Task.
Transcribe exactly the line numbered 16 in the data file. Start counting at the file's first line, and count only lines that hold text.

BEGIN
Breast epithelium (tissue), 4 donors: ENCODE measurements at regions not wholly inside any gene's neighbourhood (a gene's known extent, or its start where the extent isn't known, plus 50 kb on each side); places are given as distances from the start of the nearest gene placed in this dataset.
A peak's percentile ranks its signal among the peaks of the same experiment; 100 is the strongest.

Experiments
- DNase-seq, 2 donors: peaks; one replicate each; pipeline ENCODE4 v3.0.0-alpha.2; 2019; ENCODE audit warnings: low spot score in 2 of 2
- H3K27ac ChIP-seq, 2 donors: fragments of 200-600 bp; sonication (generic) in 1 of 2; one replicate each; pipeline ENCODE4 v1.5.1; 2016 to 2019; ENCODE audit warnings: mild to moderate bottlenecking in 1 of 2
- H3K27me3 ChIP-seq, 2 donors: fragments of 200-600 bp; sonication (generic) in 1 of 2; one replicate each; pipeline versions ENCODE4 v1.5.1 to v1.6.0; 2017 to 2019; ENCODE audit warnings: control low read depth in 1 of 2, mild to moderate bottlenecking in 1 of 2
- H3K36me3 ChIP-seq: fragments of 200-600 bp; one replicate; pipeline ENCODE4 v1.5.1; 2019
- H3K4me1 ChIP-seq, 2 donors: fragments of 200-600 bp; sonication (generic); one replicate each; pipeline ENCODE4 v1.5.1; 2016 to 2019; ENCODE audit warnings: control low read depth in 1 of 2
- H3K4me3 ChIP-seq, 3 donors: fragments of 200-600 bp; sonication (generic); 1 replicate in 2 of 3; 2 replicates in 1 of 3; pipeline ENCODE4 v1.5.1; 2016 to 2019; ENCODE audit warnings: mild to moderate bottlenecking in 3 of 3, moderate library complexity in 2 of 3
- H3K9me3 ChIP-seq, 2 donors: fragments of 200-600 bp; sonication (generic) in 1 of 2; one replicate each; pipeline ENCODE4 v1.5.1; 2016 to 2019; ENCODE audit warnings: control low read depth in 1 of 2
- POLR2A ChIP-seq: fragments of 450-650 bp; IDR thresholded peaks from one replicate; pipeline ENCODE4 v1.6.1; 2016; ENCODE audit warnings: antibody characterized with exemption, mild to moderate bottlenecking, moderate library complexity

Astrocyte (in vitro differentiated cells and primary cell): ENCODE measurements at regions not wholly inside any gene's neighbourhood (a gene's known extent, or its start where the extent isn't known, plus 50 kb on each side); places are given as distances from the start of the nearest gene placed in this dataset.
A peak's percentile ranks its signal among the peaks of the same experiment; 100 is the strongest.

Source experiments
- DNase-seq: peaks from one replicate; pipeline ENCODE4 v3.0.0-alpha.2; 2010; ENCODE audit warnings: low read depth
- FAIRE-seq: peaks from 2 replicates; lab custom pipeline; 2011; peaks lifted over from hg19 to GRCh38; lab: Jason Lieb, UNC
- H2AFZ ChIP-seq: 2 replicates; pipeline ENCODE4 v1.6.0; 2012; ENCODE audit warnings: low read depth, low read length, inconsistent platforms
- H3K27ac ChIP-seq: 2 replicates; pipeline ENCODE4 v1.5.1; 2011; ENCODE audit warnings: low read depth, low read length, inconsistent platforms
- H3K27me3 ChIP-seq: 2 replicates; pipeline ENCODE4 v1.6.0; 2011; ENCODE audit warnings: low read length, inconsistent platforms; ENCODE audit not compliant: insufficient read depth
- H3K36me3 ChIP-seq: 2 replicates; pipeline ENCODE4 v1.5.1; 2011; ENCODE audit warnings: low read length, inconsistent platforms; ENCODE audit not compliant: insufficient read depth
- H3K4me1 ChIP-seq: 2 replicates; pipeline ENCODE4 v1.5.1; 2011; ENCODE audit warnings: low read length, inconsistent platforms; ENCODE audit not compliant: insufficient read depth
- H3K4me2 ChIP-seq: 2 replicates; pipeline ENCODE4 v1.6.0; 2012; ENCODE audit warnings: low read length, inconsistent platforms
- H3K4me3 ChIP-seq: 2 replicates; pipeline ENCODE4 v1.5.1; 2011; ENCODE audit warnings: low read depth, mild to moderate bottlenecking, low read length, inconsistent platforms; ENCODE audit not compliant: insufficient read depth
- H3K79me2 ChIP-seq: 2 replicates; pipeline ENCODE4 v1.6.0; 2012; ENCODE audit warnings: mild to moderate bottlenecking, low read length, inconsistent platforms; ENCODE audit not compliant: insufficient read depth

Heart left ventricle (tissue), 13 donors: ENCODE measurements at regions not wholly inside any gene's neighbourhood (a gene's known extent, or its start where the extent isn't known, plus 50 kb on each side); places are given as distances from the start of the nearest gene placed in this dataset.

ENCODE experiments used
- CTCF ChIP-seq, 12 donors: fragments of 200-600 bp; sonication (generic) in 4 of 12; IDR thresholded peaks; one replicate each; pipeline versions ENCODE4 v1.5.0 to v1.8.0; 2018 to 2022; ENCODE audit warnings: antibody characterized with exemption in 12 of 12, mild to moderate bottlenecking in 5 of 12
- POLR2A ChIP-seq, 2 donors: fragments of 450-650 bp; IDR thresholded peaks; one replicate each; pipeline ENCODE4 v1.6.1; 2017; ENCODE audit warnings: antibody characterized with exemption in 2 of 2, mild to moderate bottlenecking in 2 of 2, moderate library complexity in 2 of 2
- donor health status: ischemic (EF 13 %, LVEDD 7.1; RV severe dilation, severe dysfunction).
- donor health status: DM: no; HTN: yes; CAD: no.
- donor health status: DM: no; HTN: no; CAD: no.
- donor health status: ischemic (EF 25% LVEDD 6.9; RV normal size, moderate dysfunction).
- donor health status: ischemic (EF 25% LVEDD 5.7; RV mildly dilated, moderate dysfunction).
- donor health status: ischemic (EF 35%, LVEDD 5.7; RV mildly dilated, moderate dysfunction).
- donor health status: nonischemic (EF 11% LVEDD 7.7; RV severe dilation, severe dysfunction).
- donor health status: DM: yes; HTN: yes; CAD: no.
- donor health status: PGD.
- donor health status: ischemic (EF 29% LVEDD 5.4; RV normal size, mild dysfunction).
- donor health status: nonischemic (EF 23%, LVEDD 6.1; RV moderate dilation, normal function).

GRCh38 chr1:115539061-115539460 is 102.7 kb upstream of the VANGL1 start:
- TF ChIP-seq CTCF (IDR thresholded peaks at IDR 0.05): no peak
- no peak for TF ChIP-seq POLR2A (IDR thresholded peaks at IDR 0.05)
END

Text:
- FAIRE-seq: peaks from 2 replicates; lab custom pipeline; 2011; peaks lifted over from hg19 to GRCh38; lab: Jason Lieb, UNC